Representation and Interaction (Edinburgh University Press, 2007)
This lively and accessible study of media and discourse combines theoretical reflection with empirical engagement, and brings together insights from a range of disciplines. Within media and cultural studies, the study of media texts is dominated by a focus on representation. This book adds long overdue attention to social interaction.
The book is divided into two sections. The first section outlines key theoretical issues and concepts, including informalisation, genre hybridisation, positioning, dialogism and discourse. The second is a sustained interrogation of social interaction in and around media. Re-examining issues of representation and interaction, it critically assesses work on the para-social and broadcast sociability, then explores distinct sites of interaction: production communities, audience communities and ‘interactivity’ with audiences.
Critical acclaim for Media Discourse:
“Drawing on numerous examples of TV, radio and print media, her analyses strike a lovely balance between text and context, without overinterpreting either one. This makes for lucid, poignant and convincing reading…I particularly like how she puts the finger on features of pastiche and parody”.
Dr Tom van Hout, Ghent University
“Drawing on theories from media studies, cultural studies, CDA, linguistic anthropology and reception research, Talbot analyzes media extracts from different perspectives which render the study comprehensive. Talbot explores three distinct sites of interaction involving media discourse in great detail, offering a valuable insight into the way in which modern media discourse works in our life. In addition, activities and further reading at the end of each chapter and a glossary of key terms at the end of the book make the book highly accessible and readable…Written in a clear and lively way, this book is worth recommending to anyone who is interested in discourse studies”.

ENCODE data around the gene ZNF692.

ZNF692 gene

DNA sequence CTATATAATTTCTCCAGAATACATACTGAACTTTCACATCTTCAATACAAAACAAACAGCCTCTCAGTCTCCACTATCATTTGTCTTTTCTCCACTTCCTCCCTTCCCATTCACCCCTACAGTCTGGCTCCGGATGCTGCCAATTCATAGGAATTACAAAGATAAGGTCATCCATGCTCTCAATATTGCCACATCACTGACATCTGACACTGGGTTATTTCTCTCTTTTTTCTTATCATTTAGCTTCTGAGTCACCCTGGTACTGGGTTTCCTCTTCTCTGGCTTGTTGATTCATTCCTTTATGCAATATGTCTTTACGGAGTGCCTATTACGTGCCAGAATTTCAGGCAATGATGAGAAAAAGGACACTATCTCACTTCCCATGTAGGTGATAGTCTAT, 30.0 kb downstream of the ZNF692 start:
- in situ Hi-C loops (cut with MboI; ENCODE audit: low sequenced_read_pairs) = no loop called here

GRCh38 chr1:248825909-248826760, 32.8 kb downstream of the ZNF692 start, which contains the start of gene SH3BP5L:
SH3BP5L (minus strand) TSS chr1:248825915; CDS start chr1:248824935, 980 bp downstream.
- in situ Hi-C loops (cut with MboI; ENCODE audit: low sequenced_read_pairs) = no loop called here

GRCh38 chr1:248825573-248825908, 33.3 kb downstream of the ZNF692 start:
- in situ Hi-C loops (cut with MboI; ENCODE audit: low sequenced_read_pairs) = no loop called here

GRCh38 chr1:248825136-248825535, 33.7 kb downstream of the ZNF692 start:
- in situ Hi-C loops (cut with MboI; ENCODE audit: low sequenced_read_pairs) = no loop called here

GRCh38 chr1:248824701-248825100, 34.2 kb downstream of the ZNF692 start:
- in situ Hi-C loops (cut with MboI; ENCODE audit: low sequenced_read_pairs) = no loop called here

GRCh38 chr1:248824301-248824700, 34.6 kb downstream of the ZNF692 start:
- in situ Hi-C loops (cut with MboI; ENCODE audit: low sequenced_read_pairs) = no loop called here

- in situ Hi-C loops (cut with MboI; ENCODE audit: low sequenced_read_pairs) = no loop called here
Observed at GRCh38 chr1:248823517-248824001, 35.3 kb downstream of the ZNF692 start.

Dr Song Guo, Tianjin University of Commerce, China
Part One: Key issues in analysing media discourse
1 Introduction: media and discourse
What is media discourse and why study it?
Media and the circuit of culture
Texts, discourse and discourses
Discourse as social practice in critical discourse analysis
About this book
Time and place
Public and private
Informalisation and infotainment
Parody and pastiche
Comedy central: Harlan McCraney
3 Texts and positioning
Circuit of culture and reading positions
Tet and positioning in critical discourse analysis
‘Guilt over games boys play’: heteronormativity in a problem page
Men’s magazines: a phallacious fraternity?
Texts and audiences
4 Dialogism and voice
Intertextuality and the dialogic word
Footing and ‘neutrality’ in broadcast journalism
‘Randy fish boss branded a stinker’: feminism on the Sun‘s page three?
Positioning, authority and erasure
Part Two: Representation and interaction
5 Simulated interaction
Three types of interaction
Synthetic personality and synthetic personalisation
Simulated interaction on Radio 1xtra
6 Interpersonal meaning in broadcast texts: representing social identities and relationships
Travel broadens the mind?
Expertise, authority and ‘taste’ in lifestyle TV
‘Transforming these school dinners is gonna be tough‘: Jamies’s dinner ladies
Jeremy Paxman: ‘Britain’s number one interrogator’
7 Production communities and audience communities
Frontstage in production-community interaction
Frontstage: fifteen minutes of fame